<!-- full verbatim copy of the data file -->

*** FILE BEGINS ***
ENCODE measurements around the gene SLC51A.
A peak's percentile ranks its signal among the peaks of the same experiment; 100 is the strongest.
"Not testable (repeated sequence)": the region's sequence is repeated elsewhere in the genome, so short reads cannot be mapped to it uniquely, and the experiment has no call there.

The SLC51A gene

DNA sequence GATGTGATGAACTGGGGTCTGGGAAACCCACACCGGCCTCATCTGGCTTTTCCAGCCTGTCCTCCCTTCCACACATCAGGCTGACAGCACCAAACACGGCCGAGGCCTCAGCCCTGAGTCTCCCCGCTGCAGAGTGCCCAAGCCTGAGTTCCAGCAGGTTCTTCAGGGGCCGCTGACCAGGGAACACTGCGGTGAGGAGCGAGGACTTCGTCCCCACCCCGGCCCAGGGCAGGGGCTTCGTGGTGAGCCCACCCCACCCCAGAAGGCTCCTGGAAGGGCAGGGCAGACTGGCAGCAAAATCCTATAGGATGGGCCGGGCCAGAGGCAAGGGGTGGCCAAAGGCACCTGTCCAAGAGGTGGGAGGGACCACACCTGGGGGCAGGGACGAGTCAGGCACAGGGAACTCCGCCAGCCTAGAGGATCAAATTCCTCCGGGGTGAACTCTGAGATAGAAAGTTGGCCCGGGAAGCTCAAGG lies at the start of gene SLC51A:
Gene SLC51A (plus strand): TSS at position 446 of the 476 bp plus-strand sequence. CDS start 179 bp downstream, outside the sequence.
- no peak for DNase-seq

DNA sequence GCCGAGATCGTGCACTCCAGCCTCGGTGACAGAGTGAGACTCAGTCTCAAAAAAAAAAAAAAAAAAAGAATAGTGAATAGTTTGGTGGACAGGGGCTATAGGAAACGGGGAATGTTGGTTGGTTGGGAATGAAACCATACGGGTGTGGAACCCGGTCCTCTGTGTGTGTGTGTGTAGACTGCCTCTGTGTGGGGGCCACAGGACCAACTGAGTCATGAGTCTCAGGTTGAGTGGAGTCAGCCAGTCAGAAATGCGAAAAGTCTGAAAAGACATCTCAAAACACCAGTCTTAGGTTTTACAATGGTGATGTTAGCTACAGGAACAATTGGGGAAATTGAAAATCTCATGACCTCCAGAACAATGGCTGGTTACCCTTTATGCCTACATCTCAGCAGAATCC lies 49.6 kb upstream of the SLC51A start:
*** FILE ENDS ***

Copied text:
ENCODE measurements around the gene SLC51A.
A peak's percentile ranks its signal among the peaks of the same experiment; 100 is the strongest.
"Not testable (repeated sequence)": the region's sequence is repeated elsewhere in the genome, so short reads cannot be mapped to it uniquely, and the experiment has no call there.

The SLC51A gene

DNA sequence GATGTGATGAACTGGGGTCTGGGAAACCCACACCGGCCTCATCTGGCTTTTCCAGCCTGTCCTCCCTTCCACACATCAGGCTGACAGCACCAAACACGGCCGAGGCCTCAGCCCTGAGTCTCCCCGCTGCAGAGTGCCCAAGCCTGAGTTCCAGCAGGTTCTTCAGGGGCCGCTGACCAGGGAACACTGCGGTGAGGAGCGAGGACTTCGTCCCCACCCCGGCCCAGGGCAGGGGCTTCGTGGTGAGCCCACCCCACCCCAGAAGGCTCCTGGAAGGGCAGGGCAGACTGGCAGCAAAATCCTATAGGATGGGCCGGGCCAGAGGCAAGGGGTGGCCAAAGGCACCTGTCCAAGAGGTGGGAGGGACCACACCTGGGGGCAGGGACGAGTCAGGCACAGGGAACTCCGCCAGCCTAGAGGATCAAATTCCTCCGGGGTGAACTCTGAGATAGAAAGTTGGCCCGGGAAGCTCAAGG lies at the start of gene SLC51A:
Gene SLC51A (plus strand): TSS at position 446 of the 476 bp plus-strand sequence. CDS start 179 bp downstream, outside the sequence.
- no peak for DNase-seq

DNA sequence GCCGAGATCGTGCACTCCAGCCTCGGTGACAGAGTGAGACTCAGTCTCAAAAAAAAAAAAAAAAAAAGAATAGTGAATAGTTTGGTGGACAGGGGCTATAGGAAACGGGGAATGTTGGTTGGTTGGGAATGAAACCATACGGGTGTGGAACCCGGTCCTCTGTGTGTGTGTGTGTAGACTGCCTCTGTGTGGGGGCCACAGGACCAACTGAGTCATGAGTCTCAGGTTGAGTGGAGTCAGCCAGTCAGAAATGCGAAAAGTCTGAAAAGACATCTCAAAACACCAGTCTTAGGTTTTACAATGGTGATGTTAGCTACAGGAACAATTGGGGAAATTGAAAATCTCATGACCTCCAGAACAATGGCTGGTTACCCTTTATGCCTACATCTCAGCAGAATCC lies 49.6 kb upstream of the SLC51A start: